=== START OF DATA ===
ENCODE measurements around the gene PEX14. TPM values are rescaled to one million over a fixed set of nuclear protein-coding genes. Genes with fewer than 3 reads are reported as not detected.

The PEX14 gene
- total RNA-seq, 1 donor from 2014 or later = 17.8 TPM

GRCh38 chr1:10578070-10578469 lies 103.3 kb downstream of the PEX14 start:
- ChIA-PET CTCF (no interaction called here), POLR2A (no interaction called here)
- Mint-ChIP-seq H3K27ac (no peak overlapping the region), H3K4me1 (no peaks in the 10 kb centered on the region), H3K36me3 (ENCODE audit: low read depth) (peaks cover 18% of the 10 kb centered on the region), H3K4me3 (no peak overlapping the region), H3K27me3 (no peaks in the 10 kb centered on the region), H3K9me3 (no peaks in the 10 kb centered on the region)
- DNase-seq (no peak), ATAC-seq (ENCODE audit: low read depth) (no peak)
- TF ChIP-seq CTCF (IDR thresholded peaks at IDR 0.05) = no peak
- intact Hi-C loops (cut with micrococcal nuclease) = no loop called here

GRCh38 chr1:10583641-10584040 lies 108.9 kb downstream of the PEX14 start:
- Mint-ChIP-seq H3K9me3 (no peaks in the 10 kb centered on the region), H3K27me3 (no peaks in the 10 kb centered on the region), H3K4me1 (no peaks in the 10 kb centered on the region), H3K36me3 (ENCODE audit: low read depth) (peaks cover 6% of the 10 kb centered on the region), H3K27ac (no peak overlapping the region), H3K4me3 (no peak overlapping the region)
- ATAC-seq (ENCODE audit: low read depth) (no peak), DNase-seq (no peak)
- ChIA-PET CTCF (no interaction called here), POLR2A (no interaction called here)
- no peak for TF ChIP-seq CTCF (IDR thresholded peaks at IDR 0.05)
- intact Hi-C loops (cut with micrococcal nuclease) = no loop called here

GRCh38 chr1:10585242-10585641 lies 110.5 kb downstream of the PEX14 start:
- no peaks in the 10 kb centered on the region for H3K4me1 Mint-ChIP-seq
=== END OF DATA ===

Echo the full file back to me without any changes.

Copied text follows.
ENCODE measurements around the gene PEX14. TPM values are rescaled to one million over a fixed set of nuclear protein-coding genes. Genes with fewer than 3 reads are reported as not detected.

The PEX14 gene
- total RNA-seq, 1 donor from 2014 or later = 17.8 TPM

GRCh38 chr1:10578070-10578469 lies 103.3 kb downstream of the PEX14 start:
- ChIA-PET CTCF (no interaction called here), POLR2A (no interaction called here)
- Mint-ChIP-seq H3K27ac (no peak overlapping the region), H3K4me1 (no peaks in the 10 kb centered on the region), H3K36me3 (ENCODE audit: low read depth) (peaks cover 18% of the 10 kb centered on the region), H3K4me3 (no peak overlapping the region), H3K27me3 (no peaks in the 10 kb centered on the region), H3K9me3 (no peaks in the 10 kb centered on the region)
- DNase-seq (no peak), ATAC-seq (ENCODE audit: low read depth) (no peak)
- TF ChIP-seq CTCF (IDR thresholded peaks at IDR 0.05) = no peak
- intact Hi-C loops (cut with micrococcal nuclease) = no loop called here

GRCh38 chr1:10583641-10584040 lies 108.9 kb downstream of the PEX14 start:
- Mint-ChIP-seq H3K9me3 (no peaks in the 10 kb centered on the region), H3K27me3 (no peaks in the 10 kb centered on the region), H3K4me1 (no peaks in the 10 kb centered on the region), H3K36me3 (ENCODE audit: low read depth) (peaks cover 6% of the 10 kb centered on the region), H3K27ac (no peak overlapping the region), H3K4me3 (no peak overlapping the region)
- ATAC-seq (ENCODE audit: low read depth) (no peak), DNase-seq (no peak)
- ChIA-PET CTCF (no interaction called here), POLR2A (no interaction called here)
- no peak for TF ChIP-seq CTCF (IDR thresholded peaks at IDR 0.05)
- intact Hi-C loops (cut with micrococcal nuclease) = no loop called here

GRCh38 chr1:10585242-10585641 lies 110.5 kb downstream of the PEX14 start:
- no peaks in the 10 kb centered on the region for H3K4me1 Mint-ChIP-seq